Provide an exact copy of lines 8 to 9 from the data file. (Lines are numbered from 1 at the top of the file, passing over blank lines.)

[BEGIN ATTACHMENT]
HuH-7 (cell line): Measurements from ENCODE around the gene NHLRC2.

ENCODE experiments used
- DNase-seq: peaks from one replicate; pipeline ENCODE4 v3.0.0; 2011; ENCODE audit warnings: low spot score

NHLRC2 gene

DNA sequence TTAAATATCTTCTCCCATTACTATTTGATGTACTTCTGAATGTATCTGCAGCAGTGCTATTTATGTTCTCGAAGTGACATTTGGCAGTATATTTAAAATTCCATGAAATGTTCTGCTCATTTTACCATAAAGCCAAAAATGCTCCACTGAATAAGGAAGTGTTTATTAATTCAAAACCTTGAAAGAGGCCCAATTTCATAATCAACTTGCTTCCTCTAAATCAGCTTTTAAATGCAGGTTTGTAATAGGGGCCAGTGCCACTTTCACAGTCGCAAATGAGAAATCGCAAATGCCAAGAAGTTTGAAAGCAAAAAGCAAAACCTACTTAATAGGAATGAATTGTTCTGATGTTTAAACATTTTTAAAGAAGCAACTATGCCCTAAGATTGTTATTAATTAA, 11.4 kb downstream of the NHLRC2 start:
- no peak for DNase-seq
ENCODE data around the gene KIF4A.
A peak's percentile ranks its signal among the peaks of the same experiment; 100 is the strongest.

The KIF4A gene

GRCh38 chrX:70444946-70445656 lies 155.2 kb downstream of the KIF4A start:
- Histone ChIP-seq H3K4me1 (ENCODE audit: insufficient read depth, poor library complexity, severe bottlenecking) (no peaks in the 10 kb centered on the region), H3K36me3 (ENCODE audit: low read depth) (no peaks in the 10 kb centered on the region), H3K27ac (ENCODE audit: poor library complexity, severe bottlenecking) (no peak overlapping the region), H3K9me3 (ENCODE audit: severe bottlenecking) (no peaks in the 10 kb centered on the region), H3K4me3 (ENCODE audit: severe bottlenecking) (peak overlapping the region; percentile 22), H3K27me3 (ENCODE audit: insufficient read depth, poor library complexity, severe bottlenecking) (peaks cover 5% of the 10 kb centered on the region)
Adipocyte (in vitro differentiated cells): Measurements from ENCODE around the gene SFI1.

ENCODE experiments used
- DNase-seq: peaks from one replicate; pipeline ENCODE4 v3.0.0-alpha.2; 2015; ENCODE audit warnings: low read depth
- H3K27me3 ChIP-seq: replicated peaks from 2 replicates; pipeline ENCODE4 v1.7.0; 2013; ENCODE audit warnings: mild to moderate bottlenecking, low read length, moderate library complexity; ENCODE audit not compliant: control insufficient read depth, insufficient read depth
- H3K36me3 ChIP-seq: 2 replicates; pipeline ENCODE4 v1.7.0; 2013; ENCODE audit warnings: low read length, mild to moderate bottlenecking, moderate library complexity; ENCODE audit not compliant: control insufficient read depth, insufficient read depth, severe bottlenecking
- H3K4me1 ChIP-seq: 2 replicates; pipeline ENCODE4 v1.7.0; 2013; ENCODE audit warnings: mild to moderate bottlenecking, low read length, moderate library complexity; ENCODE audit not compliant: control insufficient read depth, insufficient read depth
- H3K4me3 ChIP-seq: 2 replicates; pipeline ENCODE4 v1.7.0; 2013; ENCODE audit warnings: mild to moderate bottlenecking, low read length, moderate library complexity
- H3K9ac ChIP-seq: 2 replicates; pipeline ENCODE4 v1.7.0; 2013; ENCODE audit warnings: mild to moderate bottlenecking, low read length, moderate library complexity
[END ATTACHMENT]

A peak's percentile ranks its signal among the peaks of the same experiment; 100 is the strongest.

The KIF4A gene